After delays in passing the coronavirus relief last Wednesday, the White house threaten executive action if no action is taken by dilly-dallying Democrats.
In the talks over the coronavirus relief, the GOP agreed to extend the unemployment insurance and some issues that weren't solved last Wednesday with the Democrats. The two-hour talk that included Nancy Pelosi, Chuck Schumer, and Steven Mnuchin, with Mark Meadows, the White House chief of staff. Meadows told reporters that nothing was agreed on, as reported by CNBC.
Both Congress and the administration are at odds on what benefits will be continued after ending on the last day of July. Since the discontinuance of the relief package, many Americans have lost income support, and are currently waiting for officials to pass a relief bill.
When interviewed by CNN last Wednesday, Meadows remarked that President Donald Trump is inclined to go ahead on his own. Benefits for joblessness and a stoppage of eviction should the DEMs keep stonewalling him, or if they are not allowing a deal.
His warning could be a way to push the buttons. For all intents, congress decides and not the president, according to Barrons. Meadows added that if Congress gets lead-footed, the president-elect will decide on his own, according to CNN.
Schumer was interviewed by reporters and he said the Democrats are still in the discussions, not avoiding it. He said the Republican president has mentioned differences that are blocking a decision.
Nancy Pelosi was not saying anything about when the deal can be struck. It seems the Democrats are playing their card close to get the most favorable decision/
One California Democrat added that an end to the coronavirus relief talks is close. But, gave grim remarked how soon will it be approved by congress.
The Trump administration on Tuesday sweetened the pot with an extension to the federal unemployment insurance way into December worth $400 weekly. Although the bigger $600 weekly benefit was floated a better deal. Most Republicans in the Senate pushed a plan for insurance at $200 weekly till September, altering the benefit later on to 70% wage replacements.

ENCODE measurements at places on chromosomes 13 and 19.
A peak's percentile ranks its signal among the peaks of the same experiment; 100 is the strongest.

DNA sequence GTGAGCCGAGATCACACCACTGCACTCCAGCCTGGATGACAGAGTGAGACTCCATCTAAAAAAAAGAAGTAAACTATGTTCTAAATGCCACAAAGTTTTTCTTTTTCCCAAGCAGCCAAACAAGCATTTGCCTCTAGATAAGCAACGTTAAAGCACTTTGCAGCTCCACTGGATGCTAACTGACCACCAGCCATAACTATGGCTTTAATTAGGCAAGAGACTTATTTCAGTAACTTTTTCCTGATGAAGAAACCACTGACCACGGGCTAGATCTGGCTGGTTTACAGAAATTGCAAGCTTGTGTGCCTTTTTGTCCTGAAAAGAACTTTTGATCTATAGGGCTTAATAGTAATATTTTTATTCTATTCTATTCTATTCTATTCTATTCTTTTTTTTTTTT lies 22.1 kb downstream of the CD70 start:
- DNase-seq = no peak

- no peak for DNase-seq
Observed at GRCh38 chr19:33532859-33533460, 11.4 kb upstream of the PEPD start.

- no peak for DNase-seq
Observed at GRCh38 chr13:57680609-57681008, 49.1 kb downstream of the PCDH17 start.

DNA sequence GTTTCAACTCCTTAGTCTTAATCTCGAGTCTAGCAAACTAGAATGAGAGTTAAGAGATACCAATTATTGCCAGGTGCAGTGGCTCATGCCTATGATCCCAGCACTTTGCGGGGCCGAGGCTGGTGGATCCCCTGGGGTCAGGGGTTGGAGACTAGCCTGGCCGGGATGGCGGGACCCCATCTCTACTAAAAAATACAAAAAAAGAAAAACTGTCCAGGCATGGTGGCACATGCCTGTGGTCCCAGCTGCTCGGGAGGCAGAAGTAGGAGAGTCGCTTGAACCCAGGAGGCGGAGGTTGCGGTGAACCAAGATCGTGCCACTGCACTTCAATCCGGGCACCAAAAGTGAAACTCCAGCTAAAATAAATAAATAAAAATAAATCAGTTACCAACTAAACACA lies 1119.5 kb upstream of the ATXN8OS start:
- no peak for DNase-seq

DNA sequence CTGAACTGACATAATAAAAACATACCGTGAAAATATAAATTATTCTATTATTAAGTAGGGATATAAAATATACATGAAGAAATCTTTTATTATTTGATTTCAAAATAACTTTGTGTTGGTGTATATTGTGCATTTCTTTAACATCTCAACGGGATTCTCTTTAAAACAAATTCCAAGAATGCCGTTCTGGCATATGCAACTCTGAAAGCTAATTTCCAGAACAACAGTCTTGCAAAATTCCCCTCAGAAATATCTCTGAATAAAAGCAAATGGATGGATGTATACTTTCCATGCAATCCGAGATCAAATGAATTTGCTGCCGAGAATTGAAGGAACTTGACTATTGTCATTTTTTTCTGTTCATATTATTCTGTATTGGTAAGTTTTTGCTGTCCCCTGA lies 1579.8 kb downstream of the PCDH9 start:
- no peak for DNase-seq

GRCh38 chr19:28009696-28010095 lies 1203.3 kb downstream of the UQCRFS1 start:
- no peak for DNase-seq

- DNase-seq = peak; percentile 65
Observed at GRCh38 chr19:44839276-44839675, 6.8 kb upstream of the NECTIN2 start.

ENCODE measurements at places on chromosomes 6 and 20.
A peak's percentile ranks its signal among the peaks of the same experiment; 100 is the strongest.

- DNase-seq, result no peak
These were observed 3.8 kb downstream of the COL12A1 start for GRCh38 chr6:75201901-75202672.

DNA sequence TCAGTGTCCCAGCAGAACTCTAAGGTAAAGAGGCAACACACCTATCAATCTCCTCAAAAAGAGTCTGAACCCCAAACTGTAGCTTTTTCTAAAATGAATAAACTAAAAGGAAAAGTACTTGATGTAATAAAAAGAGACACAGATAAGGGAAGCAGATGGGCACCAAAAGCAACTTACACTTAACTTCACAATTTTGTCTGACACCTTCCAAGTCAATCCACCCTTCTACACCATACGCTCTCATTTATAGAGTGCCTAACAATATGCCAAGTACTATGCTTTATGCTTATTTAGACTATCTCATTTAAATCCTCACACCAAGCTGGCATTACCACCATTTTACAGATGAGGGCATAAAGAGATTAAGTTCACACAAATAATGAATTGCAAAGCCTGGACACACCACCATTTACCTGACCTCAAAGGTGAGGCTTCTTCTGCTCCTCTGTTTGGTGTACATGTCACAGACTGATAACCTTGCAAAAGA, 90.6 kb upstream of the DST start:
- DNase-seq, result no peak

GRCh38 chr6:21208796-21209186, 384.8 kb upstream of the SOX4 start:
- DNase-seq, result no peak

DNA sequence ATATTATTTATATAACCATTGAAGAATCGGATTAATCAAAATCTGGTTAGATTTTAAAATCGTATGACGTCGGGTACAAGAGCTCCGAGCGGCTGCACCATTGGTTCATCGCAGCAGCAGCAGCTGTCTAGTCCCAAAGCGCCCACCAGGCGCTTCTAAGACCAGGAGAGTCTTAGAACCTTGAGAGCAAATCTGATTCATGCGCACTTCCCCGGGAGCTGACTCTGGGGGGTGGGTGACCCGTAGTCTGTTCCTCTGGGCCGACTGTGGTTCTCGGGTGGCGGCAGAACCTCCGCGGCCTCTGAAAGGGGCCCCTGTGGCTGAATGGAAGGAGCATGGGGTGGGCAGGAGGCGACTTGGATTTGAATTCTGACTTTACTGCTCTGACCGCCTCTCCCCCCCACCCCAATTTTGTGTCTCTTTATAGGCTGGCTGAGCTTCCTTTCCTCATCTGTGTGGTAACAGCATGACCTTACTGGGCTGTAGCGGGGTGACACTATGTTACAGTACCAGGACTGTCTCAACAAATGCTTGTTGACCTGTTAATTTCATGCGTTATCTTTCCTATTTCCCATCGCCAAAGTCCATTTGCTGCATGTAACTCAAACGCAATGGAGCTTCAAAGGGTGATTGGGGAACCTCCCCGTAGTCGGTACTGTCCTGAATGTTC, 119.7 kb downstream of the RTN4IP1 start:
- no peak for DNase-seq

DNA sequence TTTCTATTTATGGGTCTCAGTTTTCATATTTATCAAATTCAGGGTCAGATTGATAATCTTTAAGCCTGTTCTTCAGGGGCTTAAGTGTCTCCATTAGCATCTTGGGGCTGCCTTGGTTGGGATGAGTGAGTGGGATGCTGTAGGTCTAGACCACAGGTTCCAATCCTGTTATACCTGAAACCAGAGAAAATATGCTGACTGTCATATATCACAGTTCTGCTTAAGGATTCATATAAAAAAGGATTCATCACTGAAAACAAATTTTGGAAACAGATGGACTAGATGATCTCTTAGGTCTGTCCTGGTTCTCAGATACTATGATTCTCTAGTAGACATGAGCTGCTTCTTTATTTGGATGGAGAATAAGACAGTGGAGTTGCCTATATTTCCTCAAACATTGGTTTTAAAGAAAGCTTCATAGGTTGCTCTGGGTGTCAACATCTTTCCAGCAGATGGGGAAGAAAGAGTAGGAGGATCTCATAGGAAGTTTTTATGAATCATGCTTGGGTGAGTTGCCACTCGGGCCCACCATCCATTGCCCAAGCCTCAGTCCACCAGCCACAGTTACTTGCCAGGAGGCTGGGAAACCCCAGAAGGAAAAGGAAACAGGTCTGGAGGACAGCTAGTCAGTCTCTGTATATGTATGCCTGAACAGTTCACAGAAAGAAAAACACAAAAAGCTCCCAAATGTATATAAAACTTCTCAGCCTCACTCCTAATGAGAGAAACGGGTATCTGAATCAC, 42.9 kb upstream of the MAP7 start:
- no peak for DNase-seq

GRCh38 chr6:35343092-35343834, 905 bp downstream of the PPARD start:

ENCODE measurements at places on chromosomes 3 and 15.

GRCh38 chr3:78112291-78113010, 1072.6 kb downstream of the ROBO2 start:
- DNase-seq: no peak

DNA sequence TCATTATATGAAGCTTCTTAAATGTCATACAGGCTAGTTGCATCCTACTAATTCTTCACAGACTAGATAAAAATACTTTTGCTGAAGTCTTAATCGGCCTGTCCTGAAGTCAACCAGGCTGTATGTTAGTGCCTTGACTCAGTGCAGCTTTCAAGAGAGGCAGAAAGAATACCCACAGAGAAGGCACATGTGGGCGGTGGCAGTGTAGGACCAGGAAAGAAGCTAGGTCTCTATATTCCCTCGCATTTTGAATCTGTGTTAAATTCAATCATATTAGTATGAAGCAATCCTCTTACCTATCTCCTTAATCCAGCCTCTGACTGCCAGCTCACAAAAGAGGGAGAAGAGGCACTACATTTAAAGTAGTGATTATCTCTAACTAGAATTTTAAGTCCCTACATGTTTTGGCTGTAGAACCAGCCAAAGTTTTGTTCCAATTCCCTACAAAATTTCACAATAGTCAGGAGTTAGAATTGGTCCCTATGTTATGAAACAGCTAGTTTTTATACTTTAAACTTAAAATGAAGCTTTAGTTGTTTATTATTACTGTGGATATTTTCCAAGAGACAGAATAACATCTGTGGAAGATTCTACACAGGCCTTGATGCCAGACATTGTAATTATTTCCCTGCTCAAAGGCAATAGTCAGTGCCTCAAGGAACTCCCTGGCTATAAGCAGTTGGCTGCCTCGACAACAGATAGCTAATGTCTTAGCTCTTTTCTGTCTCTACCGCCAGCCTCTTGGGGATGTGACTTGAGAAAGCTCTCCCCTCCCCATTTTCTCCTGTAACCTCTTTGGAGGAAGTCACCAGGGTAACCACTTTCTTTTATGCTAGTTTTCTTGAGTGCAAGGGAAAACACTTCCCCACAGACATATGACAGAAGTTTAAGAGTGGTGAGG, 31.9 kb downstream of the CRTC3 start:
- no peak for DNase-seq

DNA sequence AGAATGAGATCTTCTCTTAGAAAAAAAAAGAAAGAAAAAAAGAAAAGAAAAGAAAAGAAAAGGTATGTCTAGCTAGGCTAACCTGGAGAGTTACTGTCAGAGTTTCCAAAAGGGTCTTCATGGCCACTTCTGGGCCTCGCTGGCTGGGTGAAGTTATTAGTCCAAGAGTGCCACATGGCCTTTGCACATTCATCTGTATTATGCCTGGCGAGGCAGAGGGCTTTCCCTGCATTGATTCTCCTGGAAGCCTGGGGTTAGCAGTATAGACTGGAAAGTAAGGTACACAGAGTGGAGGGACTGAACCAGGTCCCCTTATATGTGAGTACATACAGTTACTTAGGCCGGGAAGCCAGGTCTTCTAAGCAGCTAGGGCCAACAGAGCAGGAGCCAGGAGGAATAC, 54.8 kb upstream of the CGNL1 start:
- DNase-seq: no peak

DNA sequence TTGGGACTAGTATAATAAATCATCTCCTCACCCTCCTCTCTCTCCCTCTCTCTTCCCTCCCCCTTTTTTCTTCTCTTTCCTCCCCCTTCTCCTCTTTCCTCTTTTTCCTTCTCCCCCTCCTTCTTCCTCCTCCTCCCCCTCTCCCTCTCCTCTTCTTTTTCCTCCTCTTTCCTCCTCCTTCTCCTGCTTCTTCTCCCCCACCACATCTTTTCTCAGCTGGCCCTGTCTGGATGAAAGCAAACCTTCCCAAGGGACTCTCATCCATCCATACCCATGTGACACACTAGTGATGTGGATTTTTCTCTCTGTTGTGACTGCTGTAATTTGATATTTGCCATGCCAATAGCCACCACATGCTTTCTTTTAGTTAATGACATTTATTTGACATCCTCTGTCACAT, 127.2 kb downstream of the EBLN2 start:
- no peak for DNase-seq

Another concern is the extended eviction moratorium into December, according to sources. The Democrats lessened their pitch for post-funding to $10 billion, compared to the original $25 billion.
Regarding this matter, four negotiators were in conference with Postmaster General Louis DeJoy last Wednesday. Schumer mentions some heat about how the mail-in votes will be delivered and picked up. This is the major concern that was primary to voting in November. Worried about the COVID-19 pandemic that is happening.
Neither of the two camps gave any comments on their differing proposals. Concessions on either proposal are progressing from stalemates, between the Democrats and the Republicans. Even with progress on the deal, both parties have not agreed on other particulars of the coronavirus relief that is glaringly dissimilar. Schumer stoically said no deal with the extended $600 weekly jobless benefit.
He added that the White House is not in agreement with the $600, saying again there's no deal without it.